Analytical Quality Control

  • Gertrude Pfeiffer
Part of the Developments in Nuclear Medicine book series (DNUM, volume 4)


Quality control is the sum of all arrangements made to ensure that a product will be safe and suitable for the intended use. But as Kristensen pointed out (1) “Quality is not an absolute term. When setting up recommendations for preparation and quality control, consideration must be given to economy and time available”. First of all governmental regulations have to be met, but there is a lack of official directions concerning radiopharmaceuticals in many countries and the pharmacopoeias are often not up to date. So decisions concerning the degree of quality control required and the setting of limits for impurities, especially in the case of new radiopharmaceuticals must be made by the manufacturers. They are always looking for fast, precise and simple methods for quality control, so that the given specifications can be tested before the product reaches the patient. Another question is responsibility. It is obvious that the responsibility of the manufacturer ends with the delivery of his products to the hospital. All further manipulations, including dispensing of radiopharmaceuticals and the preparation of Technetium-99m compounds from generator and kits is the responsibility of the hospital pharmacy or the nuclear medicine department, wherever this work will be done.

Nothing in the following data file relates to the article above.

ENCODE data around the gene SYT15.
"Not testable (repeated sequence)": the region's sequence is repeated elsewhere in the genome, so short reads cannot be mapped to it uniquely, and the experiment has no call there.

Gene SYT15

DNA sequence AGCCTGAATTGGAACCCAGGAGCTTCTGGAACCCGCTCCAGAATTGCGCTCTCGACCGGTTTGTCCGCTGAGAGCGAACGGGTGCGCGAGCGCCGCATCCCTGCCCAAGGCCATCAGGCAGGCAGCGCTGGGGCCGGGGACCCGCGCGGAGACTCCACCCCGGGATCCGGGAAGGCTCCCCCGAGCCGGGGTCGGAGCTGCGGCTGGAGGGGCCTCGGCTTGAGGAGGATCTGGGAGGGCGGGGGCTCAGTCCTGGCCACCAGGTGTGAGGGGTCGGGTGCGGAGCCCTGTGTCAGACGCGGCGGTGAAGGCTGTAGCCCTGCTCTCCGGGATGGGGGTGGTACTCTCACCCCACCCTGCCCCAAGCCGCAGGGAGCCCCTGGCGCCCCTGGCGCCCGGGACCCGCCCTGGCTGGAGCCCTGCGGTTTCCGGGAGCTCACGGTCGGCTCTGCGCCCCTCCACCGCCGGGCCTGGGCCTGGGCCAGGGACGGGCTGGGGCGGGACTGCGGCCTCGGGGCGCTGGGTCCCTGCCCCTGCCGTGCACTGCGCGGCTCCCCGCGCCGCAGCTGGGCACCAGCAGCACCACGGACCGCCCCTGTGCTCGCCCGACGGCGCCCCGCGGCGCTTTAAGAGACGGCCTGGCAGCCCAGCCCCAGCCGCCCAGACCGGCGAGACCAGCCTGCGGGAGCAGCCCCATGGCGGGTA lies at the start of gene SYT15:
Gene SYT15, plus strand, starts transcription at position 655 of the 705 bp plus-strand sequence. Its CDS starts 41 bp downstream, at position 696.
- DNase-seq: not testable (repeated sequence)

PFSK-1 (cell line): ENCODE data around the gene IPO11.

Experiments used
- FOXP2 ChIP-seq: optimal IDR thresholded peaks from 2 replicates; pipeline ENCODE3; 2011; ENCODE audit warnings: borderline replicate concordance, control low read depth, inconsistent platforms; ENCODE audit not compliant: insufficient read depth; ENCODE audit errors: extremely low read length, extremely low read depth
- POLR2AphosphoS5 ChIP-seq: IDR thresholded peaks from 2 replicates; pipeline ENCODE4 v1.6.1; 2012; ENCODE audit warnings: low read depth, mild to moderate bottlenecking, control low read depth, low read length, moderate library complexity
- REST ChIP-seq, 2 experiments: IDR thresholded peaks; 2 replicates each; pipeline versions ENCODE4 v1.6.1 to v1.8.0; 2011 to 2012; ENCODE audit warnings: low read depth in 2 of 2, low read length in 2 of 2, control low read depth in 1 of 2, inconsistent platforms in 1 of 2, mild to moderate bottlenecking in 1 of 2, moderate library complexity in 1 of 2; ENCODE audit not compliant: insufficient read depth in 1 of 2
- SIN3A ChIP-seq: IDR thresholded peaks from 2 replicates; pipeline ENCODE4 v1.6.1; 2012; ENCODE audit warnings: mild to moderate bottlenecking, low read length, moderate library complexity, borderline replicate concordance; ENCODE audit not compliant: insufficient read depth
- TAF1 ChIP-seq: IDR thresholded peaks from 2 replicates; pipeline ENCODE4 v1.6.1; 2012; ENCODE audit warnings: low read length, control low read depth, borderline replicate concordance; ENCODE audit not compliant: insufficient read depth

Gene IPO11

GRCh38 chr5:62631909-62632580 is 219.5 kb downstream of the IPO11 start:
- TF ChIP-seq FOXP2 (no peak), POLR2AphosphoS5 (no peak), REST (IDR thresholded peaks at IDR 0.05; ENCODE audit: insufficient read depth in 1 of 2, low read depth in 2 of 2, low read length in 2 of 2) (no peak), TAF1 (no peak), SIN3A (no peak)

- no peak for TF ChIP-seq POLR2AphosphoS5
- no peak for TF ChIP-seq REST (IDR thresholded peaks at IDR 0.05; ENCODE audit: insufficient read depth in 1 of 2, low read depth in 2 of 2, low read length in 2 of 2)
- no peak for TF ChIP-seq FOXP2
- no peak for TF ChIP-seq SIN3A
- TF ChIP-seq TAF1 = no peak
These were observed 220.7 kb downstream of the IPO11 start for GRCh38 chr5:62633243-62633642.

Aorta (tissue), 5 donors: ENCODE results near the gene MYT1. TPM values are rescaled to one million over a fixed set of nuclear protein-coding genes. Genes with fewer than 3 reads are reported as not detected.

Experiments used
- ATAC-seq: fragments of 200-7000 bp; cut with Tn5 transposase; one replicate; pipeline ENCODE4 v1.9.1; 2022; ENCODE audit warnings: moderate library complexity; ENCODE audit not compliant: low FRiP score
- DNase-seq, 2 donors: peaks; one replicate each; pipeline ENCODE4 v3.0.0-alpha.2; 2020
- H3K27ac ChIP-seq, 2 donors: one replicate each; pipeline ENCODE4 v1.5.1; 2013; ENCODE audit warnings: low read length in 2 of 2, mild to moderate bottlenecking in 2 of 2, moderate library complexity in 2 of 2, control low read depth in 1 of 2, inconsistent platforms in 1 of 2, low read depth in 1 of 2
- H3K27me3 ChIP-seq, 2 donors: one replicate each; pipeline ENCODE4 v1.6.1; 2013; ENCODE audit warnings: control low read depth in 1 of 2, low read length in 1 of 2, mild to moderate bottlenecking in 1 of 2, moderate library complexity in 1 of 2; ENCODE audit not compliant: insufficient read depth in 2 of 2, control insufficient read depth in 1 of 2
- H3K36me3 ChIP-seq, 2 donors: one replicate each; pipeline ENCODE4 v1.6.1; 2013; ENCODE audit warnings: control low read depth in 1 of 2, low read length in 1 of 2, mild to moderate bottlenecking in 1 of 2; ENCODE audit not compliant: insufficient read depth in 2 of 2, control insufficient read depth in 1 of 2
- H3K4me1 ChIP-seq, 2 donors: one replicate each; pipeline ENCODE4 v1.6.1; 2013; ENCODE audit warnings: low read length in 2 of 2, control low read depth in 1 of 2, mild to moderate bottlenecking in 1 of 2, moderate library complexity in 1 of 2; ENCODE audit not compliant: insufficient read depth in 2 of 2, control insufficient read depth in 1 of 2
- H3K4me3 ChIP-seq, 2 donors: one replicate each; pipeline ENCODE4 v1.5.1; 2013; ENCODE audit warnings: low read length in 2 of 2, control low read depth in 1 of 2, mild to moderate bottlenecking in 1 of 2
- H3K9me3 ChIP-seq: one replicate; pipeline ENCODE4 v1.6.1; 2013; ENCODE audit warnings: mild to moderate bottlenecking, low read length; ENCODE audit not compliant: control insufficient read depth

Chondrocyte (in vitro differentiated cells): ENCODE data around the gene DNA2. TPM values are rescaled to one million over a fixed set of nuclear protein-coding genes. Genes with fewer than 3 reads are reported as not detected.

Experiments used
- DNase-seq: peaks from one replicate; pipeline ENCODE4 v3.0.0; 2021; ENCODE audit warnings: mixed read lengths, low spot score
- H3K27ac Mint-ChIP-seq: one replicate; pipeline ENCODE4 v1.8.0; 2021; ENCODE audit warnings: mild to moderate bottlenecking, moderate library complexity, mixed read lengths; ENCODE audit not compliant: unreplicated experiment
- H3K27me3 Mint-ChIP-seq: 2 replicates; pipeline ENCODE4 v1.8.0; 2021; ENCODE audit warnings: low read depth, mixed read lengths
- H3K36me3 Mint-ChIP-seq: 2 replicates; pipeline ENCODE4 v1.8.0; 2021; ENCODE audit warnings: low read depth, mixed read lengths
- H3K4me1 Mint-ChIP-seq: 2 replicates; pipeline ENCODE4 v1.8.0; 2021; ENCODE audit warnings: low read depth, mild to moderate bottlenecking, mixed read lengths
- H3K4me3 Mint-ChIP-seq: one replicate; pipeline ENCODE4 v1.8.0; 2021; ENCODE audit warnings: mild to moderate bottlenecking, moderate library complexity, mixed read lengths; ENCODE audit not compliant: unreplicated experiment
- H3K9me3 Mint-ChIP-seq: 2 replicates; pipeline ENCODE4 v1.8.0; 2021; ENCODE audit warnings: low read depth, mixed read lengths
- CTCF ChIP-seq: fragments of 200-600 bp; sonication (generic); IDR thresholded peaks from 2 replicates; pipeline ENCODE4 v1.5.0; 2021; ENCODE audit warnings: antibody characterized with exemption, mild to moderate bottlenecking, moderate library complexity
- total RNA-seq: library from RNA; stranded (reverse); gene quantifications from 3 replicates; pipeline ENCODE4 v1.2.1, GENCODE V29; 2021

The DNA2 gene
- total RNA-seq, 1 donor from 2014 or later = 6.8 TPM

Radiochemical Purity Radionuclidic Purity Radiopharmaceutical Production High Performance Liquid Chromotography Aluminium Aluminium 
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© Martinus Nijhoff Publishers, Boston 1984

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  • Gertrude Pfeiffer

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